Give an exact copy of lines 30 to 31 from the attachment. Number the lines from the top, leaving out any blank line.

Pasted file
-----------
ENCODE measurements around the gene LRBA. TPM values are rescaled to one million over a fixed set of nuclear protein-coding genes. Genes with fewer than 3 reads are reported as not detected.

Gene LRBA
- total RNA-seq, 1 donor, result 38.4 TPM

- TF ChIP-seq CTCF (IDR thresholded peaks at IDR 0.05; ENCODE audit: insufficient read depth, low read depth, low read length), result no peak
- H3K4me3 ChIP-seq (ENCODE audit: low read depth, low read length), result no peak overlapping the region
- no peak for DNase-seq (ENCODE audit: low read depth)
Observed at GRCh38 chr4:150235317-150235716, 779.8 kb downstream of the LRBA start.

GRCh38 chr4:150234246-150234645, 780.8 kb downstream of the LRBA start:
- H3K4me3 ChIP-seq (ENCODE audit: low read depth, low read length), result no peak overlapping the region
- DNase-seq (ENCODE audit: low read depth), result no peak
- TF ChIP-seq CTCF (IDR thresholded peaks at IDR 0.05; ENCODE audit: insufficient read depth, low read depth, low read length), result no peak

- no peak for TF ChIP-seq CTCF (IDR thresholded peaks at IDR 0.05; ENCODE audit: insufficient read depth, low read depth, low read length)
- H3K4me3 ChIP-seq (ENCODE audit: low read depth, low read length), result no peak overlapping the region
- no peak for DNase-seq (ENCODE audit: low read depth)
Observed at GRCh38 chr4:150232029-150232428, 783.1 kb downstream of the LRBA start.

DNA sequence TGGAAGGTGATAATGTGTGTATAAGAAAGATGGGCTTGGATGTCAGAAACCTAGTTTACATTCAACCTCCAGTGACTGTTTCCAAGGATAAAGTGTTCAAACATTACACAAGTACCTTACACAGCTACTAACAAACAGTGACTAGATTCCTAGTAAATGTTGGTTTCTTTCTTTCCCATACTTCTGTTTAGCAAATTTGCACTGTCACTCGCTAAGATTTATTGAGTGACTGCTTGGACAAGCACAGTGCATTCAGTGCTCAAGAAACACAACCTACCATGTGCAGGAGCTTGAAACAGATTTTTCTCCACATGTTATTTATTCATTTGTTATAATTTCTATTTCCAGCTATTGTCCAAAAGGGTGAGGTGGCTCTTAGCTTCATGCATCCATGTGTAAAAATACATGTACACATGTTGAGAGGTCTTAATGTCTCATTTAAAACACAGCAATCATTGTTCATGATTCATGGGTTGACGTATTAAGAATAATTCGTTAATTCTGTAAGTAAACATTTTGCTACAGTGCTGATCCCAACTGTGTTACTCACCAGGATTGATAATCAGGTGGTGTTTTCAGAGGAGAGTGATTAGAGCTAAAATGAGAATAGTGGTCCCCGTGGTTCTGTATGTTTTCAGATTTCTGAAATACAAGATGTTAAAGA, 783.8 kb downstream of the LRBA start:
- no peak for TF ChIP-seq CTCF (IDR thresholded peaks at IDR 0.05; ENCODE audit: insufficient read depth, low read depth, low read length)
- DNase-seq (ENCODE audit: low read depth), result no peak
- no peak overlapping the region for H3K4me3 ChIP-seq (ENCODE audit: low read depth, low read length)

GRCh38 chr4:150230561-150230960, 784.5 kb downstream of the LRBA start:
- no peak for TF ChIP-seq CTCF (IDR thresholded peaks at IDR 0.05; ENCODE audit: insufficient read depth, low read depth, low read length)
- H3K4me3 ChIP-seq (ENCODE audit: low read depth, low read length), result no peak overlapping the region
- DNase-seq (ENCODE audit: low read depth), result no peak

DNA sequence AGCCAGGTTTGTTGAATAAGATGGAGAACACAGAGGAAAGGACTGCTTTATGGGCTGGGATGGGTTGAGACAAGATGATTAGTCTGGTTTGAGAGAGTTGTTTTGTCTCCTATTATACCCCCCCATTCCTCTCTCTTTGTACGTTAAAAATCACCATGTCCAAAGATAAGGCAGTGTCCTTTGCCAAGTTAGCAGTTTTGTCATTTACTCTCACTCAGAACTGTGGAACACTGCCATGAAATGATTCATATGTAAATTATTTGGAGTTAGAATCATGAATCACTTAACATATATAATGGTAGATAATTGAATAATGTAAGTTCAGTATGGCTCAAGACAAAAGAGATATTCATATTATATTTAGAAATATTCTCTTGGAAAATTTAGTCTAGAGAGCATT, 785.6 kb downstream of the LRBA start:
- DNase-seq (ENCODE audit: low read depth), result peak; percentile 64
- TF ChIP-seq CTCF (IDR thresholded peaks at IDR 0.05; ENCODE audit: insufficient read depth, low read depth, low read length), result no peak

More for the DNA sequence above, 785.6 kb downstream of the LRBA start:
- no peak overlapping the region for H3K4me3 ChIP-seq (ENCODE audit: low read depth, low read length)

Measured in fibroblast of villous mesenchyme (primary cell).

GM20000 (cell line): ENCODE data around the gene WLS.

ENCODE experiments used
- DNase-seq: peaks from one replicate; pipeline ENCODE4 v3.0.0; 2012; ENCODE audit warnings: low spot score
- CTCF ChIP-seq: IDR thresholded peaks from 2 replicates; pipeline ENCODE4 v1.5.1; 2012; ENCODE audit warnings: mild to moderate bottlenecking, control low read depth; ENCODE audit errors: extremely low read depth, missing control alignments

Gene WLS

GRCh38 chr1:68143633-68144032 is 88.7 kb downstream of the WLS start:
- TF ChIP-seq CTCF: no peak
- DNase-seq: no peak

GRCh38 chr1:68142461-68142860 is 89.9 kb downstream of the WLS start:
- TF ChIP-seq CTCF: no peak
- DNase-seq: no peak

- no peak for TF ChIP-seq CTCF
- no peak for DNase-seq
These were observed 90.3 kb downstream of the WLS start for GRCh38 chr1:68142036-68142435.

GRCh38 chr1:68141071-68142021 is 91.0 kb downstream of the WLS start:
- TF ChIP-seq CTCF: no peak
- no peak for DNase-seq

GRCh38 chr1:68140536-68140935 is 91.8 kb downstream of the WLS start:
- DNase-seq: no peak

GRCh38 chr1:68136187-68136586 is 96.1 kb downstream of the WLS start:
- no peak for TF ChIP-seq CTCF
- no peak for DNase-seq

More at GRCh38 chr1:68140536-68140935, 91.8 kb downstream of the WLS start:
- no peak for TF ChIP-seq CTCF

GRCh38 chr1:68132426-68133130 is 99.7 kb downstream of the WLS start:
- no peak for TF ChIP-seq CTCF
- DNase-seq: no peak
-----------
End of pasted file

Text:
GM20000 (cell line): ENCODE data around the gene WLS.

ENCODE experiments used